The future sniper hunted with his father, played by Reed in the film, a generational baton passing which shapes Chris’ future.
Reed also spent part of his youth hunting with his dad, and he’s doing the same with his own children.
The father of five tells HollywoodInToto.com hunting offers an old-school respite from video games and other modern distractions. The sport is part of the traditional values from his formative years.
In “American Sniper,” Kyle’s father does more than hunt with his son. He imparts wisdom that lets him survive on the battlefield. Clint Eastwood’s film showcases the heroism of Kyle, played by Bradley Cooper, as well as the emotional wounds left from his days in Iraq.
The Tulsa, Okla. native says working under Eastwood’s direction proved a calming experience.
“He’s worked with the same crew for 20-25 years. Everyone knows what he wants,” Reed says. The Hollywood icon showed a generous spirit to all, personally reaching out to Reed during the production.
“He came over [to me] and said, ‘thank you so much for being a part of this. I loved your audition,’” Reed recalls.
The actor drew inspiration for his “Sniper” role, in part, from his brother, a member of the Navy’s Special Forces. He didn’t get the chance to meet Chris Kyle’s real father, though. He wanted to fly out and meet Wayne Kyle, but the Texas resident preferred to stay separate from the production, Reed says.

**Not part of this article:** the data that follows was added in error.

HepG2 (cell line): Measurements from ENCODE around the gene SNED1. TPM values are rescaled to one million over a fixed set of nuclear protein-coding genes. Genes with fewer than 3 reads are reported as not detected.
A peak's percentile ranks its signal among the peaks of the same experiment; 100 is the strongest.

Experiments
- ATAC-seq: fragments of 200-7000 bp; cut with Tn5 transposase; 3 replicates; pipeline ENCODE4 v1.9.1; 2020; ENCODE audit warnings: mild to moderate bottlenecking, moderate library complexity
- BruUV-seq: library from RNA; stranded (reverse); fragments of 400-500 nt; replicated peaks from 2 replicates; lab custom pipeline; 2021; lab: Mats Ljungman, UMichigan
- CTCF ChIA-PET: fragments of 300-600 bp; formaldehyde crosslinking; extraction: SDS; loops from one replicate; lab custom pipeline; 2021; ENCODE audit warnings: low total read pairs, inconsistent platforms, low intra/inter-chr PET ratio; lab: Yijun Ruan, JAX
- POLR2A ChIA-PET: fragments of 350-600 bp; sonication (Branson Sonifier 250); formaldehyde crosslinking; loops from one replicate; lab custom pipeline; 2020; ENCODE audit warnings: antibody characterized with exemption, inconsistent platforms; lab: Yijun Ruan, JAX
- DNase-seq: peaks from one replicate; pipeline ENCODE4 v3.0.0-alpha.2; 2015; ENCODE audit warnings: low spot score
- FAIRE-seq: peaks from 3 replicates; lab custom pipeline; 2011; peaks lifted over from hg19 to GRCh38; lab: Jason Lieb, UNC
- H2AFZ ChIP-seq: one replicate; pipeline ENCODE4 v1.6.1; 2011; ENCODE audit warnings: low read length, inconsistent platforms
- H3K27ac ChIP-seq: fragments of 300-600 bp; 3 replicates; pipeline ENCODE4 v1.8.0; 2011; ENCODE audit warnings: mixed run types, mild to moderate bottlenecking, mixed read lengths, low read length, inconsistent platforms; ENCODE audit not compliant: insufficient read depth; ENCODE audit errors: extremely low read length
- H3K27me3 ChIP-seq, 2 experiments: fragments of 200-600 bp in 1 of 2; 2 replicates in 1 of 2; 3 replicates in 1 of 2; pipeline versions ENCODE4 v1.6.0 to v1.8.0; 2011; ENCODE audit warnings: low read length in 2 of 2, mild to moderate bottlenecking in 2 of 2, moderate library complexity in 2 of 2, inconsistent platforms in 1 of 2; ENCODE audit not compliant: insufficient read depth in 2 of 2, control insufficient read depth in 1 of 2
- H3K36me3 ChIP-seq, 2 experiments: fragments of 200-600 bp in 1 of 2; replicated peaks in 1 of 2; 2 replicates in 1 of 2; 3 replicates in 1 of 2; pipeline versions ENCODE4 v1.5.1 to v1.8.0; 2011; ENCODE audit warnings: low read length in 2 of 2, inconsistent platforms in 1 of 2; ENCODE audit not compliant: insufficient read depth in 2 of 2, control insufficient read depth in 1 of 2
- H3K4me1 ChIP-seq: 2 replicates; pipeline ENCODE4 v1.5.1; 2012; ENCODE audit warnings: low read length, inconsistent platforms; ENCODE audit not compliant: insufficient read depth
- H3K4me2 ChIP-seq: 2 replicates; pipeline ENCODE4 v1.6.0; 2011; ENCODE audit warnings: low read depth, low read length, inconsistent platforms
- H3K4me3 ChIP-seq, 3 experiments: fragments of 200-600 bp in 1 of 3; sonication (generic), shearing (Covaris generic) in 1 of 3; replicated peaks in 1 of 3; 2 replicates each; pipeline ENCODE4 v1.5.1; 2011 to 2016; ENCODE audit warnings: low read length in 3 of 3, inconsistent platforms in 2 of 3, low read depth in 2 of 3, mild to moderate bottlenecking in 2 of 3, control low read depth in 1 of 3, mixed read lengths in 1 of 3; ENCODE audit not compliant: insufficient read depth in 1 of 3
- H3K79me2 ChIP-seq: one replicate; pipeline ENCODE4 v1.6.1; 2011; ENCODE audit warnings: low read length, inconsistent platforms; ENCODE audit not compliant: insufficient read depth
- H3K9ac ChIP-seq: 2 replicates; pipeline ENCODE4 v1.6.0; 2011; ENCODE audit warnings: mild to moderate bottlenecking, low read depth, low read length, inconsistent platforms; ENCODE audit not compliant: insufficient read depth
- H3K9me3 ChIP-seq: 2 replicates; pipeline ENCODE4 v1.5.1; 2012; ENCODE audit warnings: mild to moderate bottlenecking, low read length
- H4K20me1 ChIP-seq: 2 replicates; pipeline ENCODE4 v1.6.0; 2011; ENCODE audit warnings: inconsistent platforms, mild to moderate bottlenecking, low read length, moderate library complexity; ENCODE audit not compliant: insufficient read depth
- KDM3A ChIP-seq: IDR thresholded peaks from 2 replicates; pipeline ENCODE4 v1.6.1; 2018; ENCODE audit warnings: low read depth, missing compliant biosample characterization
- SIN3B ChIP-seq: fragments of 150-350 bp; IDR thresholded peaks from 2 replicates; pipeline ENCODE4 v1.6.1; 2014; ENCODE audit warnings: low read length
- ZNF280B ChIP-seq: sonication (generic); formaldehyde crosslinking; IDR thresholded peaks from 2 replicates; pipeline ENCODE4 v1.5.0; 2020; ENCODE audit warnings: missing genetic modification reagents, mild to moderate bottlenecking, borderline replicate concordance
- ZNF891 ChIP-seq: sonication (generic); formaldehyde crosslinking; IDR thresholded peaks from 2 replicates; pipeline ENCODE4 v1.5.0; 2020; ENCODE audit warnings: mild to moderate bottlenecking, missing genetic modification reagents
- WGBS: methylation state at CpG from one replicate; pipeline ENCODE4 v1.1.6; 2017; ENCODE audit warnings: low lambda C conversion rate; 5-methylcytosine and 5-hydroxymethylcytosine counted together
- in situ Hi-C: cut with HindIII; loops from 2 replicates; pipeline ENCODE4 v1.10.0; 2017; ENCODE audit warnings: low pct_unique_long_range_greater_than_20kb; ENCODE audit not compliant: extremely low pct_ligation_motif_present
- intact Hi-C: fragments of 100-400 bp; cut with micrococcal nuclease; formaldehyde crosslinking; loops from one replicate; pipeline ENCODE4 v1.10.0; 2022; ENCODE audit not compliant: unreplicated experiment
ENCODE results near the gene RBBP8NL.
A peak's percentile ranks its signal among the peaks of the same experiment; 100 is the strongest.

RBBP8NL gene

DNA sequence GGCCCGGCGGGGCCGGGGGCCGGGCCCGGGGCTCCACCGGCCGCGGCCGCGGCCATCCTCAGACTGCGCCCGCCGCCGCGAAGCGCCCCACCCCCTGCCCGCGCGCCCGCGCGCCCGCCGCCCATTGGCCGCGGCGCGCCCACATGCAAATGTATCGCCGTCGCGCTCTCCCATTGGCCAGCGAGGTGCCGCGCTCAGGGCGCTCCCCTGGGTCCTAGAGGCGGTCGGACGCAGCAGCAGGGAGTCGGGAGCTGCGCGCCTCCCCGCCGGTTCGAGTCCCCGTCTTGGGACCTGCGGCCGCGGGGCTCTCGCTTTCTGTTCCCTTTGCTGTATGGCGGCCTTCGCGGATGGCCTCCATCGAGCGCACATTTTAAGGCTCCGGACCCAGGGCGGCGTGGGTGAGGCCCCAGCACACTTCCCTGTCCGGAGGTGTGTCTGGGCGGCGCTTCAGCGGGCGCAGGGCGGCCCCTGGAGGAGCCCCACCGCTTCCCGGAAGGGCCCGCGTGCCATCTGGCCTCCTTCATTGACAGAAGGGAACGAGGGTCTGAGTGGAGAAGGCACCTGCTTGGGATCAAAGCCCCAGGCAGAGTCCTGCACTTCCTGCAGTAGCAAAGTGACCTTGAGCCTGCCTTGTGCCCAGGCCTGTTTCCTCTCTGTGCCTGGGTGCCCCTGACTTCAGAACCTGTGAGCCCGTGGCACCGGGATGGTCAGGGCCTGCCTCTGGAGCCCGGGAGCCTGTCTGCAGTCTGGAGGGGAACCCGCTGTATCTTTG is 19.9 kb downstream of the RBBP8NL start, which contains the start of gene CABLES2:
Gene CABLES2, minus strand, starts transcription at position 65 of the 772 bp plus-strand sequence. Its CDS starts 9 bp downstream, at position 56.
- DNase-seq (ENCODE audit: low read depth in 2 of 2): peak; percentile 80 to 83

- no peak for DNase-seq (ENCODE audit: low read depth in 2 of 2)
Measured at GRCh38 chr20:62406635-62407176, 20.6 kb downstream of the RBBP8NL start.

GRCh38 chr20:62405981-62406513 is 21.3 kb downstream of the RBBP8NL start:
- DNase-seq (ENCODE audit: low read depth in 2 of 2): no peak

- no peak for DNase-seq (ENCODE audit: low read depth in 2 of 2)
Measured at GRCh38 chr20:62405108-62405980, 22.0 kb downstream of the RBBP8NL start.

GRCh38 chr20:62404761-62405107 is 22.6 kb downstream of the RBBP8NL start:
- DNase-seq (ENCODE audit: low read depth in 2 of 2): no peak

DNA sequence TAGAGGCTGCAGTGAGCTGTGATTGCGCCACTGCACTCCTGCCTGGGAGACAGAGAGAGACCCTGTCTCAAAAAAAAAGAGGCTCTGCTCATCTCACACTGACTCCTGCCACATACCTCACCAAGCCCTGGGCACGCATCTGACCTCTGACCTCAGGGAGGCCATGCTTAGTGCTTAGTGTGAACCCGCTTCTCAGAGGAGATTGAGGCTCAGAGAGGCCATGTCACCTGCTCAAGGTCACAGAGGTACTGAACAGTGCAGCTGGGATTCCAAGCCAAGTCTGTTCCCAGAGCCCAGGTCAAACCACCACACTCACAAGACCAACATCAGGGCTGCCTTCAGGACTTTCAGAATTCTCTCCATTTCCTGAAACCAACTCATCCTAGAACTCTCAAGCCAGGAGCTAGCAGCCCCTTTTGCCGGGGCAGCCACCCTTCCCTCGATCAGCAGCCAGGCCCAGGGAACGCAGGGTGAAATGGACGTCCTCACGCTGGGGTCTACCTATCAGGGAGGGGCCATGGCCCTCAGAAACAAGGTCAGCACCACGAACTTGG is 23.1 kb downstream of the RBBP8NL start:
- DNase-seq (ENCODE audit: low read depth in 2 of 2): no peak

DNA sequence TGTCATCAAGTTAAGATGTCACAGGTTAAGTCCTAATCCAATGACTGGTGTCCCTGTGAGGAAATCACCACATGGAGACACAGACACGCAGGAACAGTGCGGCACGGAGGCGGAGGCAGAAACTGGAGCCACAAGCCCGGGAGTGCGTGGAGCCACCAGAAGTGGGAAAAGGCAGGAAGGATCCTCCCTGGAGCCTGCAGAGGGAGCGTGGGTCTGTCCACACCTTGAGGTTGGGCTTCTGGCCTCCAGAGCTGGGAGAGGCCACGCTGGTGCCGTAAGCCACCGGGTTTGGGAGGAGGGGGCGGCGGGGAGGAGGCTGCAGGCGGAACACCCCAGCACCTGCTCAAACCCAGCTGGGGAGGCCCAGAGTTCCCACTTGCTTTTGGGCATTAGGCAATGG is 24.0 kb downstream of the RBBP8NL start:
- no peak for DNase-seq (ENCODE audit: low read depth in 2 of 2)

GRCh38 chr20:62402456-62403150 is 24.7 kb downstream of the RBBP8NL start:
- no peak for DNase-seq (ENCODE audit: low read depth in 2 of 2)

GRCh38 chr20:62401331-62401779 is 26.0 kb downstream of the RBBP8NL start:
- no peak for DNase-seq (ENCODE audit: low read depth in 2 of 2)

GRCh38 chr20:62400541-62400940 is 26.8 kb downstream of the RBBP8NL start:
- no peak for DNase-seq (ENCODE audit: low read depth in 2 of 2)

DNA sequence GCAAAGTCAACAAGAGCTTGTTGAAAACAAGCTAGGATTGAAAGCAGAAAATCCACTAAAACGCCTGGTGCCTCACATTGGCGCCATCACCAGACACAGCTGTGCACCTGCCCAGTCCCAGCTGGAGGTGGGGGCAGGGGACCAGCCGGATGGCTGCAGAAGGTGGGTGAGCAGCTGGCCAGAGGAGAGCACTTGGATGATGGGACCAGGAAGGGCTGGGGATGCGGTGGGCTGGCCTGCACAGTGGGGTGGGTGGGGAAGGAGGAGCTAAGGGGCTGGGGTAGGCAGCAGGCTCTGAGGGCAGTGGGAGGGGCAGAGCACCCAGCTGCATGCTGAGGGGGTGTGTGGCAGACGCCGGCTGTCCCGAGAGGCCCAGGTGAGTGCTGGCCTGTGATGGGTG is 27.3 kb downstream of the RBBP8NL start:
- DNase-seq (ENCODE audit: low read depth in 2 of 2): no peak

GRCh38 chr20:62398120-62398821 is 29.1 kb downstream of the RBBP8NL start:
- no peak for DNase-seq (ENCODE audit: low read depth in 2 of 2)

“I’m sure the wounds are still deep, the hurt is still is there,” says Reed of the senior Kyle, who lost his son last year when a fellow veteran shot and killed the famed sniper and another man at a gun range. “He backed off from it, and let Clint do his thing.”
Reed’s acting career includes gigs on “CSI,” “NCIS,” “Will & Grace,” “The X-Files” and “House.” Now, he’s added “producer” to his resume. His new film “Starcrossed,” featuring Mischa Barton and Eric Roberts, follows a struggling writer and the woman who changes the course of his life.
The film’s writer/director, Chase Mohseni, went to high school with Reed’s oldest son and asked the actor to read a script he had penned after graduating film school. Reed enjoyed it, suggested a slightly more hopeful resolution, and started the process of getting the film made.
Reed oversaw as much as he could on the project, down to pricing generators and Porta Potty rentals. Accountability mattered to the first-time producer.
“Since I raised the money, I wanted to know where the money was going,” he explains.
Reed credits much of his Hollywood story to Josh Rappaport, a casting director he ran into at 30. He had been acting for about six years when he met Rappaport, who stopped him mid-audition to share a lesson.
“’What are you doing?’ I said, ‘I’m doing the scene,’ and he’s like, ‘you’re enough. Don’t try to be the character. Let the character be you…’” Reed recalls. “I took that to heart … and things really started changing then. Every time I see him I thank him.”
Photo credit: Bobby Quillard